Rose

Rose

Meet The Senior Citizen

Rose, a widow who is 77 years young was ‘bred and buttered’ in Thomondgate, as she likes to say. She is grateful for her family, good neighbours and her health. Of her two children, one lives in Dublin and the other in Dubai. Catherine is great to visit regularly; Rose loves to see her grandsons coming with news and noise.

An early riser, she passes the day by keeping busy, whether reading, pottering around her small vegetable plot or watching the soaps. On days when she doesn’t go to the Senior Citizens Club or the graveyard, Rose makes her way into the city centre after the morning Mass. She tries to walk but often takes the bus home, and only takes a taxi with her friend Margaret when they go to the Stella Bingo on Monday nights. Rose picks up her pension herself in the Post Office but is nervous when carrying it home in her bag in case of the dreaded ‘anything happening’.

On a rainy Thursday evening, ‘anything’ happens; Rose becomes dizzy and falls. The street is quiet but CCTV picks up on the incident and alerts the emergency services. She thinks the shock is the worst part but while she has a lot of bruising, there is no major injury. Tests show that she has high blood pressure, which may have gone undetected if she hadn’t fallen.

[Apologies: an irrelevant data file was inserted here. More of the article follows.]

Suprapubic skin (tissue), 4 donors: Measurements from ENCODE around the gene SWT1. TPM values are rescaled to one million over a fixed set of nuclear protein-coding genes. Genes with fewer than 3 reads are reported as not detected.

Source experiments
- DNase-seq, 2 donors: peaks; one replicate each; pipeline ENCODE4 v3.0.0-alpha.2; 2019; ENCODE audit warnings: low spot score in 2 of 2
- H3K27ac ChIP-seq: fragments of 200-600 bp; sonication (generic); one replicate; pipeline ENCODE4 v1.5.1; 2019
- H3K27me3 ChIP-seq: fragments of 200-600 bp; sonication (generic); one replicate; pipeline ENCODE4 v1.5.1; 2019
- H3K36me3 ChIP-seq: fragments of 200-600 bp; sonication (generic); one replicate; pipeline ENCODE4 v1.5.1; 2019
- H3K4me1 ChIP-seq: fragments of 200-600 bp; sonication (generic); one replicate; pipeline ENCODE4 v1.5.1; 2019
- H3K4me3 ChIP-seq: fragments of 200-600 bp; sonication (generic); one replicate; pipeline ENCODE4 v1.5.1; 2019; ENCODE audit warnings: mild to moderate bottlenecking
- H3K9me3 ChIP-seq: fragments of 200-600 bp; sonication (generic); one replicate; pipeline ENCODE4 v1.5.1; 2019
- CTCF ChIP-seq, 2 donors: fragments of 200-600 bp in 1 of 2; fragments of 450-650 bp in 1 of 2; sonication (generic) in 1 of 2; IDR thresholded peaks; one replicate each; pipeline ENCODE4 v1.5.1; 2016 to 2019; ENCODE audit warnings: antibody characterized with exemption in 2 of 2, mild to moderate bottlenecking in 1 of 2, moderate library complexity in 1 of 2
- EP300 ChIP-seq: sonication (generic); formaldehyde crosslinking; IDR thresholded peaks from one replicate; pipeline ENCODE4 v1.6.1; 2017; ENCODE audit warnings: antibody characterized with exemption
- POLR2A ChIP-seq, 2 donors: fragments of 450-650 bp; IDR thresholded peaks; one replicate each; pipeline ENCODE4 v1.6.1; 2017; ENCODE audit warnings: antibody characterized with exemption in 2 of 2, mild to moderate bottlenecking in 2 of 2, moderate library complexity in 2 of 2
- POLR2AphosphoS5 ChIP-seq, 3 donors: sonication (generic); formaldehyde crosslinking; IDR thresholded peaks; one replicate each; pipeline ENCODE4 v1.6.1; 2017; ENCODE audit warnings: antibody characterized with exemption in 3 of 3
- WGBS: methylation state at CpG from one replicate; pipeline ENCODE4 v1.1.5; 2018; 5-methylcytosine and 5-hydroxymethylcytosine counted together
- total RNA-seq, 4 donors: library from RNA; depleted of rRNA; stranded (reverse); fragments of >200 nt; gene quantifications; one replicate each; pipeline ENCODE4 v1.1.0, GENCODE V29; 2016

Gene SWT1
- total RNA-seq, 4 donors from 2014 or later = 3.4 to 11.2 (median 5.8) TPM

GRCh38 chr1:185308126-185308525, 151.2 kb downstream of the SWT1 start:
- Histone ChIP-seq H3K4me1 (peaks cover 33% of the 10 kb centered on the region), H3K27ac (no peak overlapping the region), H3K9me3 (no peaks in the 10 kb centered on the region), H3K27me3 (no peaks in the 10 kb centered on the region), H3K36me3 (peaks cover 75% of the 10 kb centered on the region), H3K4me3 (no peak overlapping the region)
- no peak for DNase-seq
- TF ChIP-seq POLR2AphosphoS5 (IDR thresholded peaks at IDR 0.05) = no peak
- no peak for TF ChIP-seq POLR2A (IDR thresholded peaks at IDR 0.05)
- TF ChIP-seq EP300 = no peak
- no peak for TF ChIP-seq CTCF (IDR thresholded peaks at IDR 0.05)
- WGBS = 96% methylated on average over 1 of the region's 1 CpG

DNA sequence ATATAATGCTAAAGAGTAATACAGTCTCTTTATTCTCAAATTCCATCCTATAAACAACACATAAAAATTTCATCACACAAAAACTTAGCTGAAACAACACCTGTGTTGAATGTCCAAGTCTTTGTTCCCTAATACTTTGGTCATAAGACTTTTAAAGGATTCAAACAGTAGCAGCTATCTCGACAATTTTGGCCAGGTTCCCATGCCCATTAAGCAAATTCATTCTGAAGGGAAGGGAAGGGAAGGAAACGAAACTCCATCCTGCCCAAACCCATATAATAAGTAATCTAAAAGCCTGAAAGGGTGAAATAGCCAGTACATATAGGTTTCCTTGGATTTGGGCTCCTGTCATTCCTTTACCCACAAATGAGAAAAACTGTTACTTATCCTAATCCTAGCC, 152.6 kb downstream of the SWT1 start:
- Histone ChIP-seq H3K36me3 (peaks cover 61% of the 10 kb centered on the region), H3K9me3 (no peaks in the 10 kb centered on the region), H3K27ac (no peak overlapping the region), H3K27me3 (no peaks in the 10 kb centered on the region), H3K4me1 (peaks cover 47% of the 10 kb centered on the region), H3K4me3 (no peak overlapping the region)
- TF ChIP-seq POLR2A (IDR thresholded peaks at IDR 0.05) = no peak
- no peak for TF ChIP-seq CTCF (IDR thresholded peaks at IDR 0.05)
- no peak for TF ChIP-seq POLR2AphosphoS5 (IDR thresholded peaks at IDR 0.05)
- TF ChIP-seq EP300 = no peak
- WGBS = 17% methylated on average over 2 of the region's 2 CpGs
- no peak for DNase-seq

A few days later some students came to the Senior Citizens Club. Sam, a computer systems student, helped her report a loose paving stone that she saw on her last walk with Margaret in the City by submitting a service request online to the Corporation (that’s what the council used to be called in Rose’s day). The reply thanked her and said the council would be putting in intelligent lighting on the street too. When Sam comes back in a fortnight, he’s going to show her how to use computer programs to make video calls. Her grandson Jake said he will bring his tablet on his next visit so she can have a chat with her son, Mark, over in the desert.

Rose isn’t sure what he means by tablet but on that subject, Rose is impressed with her new Smart Card. The card was a real lifesaver on that rainy Thursday evening. It carries all her medical information including a record of her medications when she brings it to the local pharmacy. She gets alerts to remind her to attend the GP and fracture clinic too. Her nurse, Marie, says her ankle is nearly good as new.
Rose is busier than ever because along with seeing her club and bingo friends, she is exchanging tips on a Facebook gardening group, researching her family tree with the Limerick Archives online and regularly Skyping her family.